By Jeff White (firstname.lastname@example.org)
CHARLOTTESVILLE – The University of Virginia men’s soccer team played two exhibition games this month and never trailed in either one.
That’s a positive sign for the Cavaliers, of course, but it also concerns head coach George Gelnovatch, whose 27-man roster includes 18 players in their first or second years of eligibility.
Virginia edged St. John’s 1-0 on Aug. 14 and whipped Liberty 3-0 four nights later.
“With that young of a group, it’s good and bad,” Gelnovatch said after practice Tuesday. “They’re confident right now, and it shows. We’ve played well. But we haven’t been behind. We haven’t had any adversity, which will come.”
Of the seven juniors, only defender Sean Murnane is expected to start Friday night when UVa opens the season against Georgetown at the Maryland SoccerPlex in Germantown, Md.
Among the Cavaliers expected to play key roles this season are sophomores Spencer LaCivita, Matt Brown, Chris Somerville, Eric Bird, Kyler Sullivan and Ryan Zinkhan, and freshmen Zach Carroll, Scott Thomsen, Darius Madison, Marcus Salandy-Defour and Brian James.
“So it’s up to the older generation,” Dimas said, “to kind of provide the wisdom and the experience to help the new guys along so that we can make something special happen this year.”
The 2009 season could not have been much more special for the ‘Hoos, who secured the program’s sixth NCAA title by edging Akron in the championship game at Cary, N.C.
In 2010, however, Virginia finished 11-6-3 after losing in the NCAA tournament’s first round. The 2011 season also ended on a disappointing note for UVa, which was ravaged by injuries and finished 12-8-1 after stumbling in its NCAA tournament opener.
“It’s definitely in the back of our minds, and we don’t forget about it,” said Zinkhan, UVa’s fourth-leading scorer in 2011. “We’re definitely itching to get back in the playoffs. We’re hungry for that title.”
Dimas said: “A program like ours has the tradition and the excellence that accords a certain caliber of play, and I think given the talent that we have, we can make something happen this year. Certainly a first-round loss, anything that isn’t pursuing trophies or at least getting close, would be considered a failure for us this year.”
In the preseason poll of ACC coaches, Virginia was picked to finish fifth in the conference. Gelnovatch can understand why. This might be the least-experienced team he’s had in his 17 seasons as head coach at his alma mater.
“The big difference for me,” Gelnovatch said, “is we have some super-talented young guys, as good talent-wise as we’ve had since I’ve been here. Which makes it fun and exciting as a coach. They’re all impressionable. They’re working very hard. They want to prove themselves. They have a great mentality, and that has showed in the first two games, definitely. But we are very, very inexperienced.”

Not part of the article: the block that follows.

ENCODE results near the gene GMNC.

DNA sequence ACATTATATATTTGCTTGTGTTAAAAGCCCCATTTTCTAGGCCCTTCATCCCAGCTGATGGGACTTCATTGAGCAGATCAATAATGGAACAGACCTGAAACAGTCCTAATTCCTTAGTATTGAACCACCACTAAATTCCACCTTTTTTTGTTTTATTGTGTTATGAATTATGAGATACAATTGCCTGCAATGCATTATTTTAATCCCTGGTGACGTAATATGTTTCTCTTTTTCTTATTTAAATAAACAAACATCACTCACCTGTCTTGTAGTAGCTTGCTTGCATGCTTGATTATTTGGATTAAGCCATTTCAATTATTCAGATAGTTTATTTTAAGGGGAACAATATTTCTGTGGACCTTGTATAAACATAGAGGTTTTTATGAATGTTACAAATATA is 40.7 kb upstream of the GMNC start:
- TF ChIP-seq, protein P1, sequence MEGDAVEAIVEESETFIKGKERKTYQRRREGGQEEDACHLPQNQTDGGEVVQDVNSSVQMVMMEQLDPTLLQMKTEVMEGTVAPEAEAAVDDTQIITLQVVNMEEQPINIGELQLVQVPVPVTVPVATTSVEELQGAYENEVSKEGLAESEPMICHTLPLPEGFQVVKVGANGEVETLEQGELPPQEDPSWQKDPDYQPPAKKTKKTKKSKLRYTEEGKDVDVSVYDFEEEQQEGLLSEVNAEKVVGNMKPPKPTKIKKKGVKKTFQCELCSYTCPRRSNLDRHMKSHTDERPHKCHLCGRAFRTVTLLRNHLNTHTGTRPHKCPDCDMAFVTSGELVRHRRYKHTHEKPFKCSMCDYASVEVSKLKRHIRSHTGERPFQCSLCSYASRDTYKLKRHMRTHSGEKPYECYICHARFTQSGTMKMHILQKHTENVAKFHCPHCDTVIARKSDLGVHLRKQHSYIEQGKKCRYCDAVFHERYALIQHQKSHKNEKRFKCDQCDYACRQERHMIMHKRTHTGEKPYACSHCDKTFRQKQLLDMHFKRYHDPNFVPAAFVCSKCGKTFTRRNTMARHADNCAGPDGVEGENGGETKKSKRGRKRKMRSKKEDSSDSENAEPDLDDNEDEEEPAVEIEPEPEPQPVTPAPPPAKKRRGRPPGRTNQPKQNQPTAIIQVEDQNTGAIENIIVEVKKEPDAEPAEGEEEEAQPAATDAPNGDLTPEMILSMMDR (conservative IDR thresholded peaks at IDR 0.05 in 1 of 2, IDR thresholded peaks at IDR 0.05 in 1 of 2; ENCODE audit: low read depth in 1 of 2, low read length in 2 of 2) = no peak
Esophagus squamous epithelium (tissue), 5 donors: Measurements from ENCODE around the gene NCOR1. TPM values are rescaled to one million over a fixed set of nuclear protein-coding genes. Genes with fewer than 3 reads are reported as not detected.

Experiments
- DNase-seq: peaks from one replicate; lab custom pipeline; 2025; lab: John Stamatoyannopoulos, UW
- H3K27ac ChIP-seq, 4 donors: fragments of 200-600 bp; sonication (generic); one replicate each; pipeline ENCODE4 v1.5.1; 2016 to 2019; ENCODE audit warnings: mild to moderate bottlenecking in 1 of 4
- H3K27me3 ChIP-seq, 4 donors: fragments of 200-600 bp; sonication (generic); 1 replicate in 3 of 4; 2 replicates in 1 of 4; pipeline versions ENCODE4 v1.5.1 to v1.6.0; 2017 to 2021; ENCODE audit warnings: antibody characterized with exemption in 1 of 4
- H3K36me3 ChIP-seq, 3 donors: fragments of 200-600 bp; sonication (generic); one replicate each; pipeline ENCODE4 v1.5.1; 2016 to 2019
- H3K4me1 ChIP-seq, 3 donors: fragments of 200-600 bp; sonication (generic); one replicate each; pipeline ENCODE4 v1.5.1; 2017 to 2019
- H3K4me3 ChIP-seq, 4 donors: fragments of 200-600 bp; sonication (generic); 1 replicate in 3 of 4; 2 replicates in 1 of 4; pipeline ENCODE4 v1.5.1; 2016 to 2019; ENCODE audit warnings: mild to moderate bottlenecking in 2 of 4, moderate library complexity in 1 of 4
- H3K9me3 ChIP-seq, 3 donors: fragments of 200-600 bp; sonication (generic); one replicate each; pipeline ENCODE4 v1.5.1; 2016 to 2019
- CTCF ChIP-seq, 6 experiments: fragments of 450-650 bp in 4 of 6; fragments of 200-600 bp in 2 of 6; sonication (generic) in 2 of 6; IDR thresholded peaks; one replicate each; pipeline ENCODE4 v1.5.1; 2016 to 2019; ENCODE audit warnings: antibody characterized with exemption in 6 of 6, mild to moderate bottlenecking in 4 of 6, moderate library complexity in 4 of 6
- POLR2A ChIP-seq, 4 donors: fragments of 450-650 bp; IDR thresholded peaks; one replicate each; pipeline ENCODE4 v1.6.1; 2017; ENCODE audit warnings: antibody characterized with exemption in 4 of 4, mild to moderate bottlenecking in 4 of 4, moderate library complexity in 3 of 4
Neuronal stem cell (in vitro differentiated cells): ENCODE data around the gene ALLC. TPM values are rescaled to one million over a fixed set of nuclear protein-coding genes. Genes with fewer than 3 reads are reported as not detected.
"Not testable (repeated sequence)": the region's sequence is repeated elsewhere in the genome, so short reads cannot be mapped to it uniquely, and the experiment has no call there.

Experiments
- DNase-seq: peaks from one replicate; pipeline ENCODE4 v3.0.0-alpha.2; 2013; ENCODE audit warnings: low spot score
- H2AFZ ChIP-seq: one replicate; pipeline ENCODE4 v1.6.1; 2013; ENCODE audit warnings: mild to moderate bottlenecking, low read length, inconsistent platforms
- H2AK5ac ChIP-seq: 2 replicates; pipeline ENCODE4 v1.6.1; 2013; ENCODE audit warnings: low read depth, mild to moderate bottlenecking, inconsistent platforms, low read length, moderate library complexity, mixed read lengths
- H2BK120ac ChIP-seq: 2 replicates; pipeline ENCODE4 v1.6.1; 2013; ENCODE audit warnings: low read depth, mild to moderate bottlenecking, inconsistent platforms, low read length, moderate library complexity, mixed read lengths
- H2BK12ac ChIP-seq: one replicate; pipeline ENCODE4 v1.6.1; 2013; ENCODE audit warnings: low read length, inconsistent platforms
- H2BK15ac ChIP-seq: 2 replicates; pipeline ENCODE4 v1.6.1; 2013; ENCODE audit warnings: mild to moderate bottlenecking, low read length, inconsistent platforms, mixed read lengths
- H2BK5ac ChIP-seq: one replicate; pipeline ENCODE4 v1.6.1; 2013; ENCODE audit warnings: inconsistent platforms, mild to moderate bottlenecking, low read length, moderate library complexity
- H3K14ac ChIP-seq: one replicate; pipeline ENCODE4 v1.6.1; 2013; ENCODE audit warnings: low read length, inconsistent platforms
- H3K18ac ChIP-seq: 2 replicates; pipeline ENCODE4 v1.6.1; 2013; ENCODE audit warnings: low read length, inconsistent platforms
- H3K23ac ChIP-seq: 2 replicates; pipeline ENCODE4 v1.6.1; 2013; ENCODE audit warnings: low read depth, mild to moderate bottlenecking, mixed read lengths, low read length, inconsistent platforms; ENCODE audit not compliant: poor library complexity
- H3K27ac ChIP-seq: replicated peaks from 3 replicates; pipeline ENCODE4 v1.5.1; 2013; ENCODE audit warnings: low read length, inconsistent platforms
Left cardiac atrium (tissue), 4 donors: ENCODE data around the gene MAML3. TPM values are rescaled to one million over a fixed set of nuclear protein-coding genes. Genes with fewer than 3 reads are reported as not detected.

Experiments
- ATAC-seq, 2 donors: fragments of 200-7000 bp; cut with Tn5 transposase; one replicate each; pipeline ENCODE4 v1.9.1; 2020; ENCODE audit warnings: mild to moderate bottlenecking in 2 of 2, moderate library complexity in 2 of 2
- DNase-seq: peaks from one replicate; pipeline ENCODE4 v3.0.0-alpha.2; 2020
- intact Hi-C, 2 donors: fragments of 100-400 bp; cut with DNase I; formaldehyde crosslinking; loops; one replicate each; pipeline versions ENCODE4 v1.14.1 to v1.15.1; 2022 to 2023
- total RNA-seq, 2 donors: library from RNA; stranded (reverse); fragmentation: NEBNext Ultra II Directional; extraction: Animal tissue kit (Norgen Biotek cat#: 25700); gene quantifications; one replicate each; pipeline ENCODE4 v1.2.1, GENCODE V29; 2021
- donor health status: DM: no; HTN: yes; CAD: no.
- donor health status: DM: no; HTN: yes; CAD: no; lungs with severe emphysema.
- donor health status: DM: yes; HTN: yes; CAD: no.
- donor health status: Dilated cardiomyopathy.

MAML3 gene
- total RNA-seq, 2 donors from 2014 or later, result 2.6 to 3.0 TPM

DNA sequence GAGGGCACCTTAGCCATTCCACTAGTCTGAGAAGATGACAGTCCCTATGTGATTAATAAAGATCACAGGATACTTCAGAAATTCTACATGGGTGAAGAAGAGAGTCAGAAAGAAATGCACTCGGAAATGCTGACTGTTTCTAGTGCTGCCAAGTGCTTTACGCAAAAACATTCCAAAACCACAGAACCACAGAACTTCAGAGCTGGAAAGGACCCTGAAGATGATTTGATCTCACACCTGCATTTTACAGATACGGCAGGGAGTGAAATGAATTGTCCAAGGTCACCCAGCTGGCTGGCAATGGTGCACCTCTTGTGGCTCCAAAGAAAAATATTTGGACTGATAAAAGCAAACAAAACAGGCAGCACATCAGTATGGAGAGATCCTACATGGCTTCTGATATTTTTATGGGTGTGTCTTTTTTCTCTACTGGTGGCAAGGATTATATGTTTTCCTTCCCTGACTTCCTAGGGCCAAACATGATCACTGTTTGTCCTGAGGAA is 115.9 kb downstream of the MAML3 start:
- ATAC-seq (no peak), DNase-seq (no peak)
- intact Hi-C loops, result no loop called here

That said, the Cavaliers are faster and more dynamic than in 2010 or ’11. “The piece that’s missing is just a little marinating,” Gelnovatch said. “Just experience.”
Top Drawer Soccer ranked UVa’s freshman class No. 2 nationally, but that was before Shane O’Neill chose an MLS contract over college. Even without O’Neill, though, this could be a special group.
In the exhibition games, James scored two goals, and Carroll and Madison had one apiece. Another first-year player, Thomsen, had an assist against Liberty.
“You can’t really tell that they’re first-years,” Zinkhan said. “They’re playing with a lot of confidence, they’re being leaders on the field and off the field. They’re very talented, and they’re definitely going to help us progress.”
Sullivan, a starting defender, is recovering from an illness and is likely to miss UVa’s first three games. The ‘Hoos also may be without Bates against the Hoyas. He tweaked his knee recently and is “day to day,” according to Gelnovatch.
Bates led the Cavaliers in scoring last season, totaling 32 points on 14 goals and four assists. Gelnovatch expects Bates to get plenty of support this year, from such players as Zinkhan, Madison, Somerville and Salandy-Defour.
“I’ve got a lot of attacking options,” Gelnovatch said.
Dimas was Virginia’s holding midfielder last season. He’s been moved out wide, and Bird has taken over at holding midfielder. Bird started eight of the nine games he played before tearing his ACL last season, so his talent is no secret. Still, Gelnovatch has been pleasantly surprised by how quickly Bird has taken to his new position.
“He’s done really, really well in there,” Gelnovatch said, “and I still think he’s probably only operating at about 80, 85 percent. It happened with [former UVa star] Tony Tchani, too. When he had his ACL, he didn’t hit form until October .”
After playing Georgetown, UVa will have a week to prepare for its home opener. California visits Klöckner Stadium on Aug. 31, and then Virginia hosts UCLA, a College Cup participant last year, on Sept. 2.
“I like that better,” Gelnovatch said of the schedule. “Instead of playing two games on the first weekend, when you’re not quite fit yet, it’ll give us an extra week after that first game to continue to get sharp and fit.”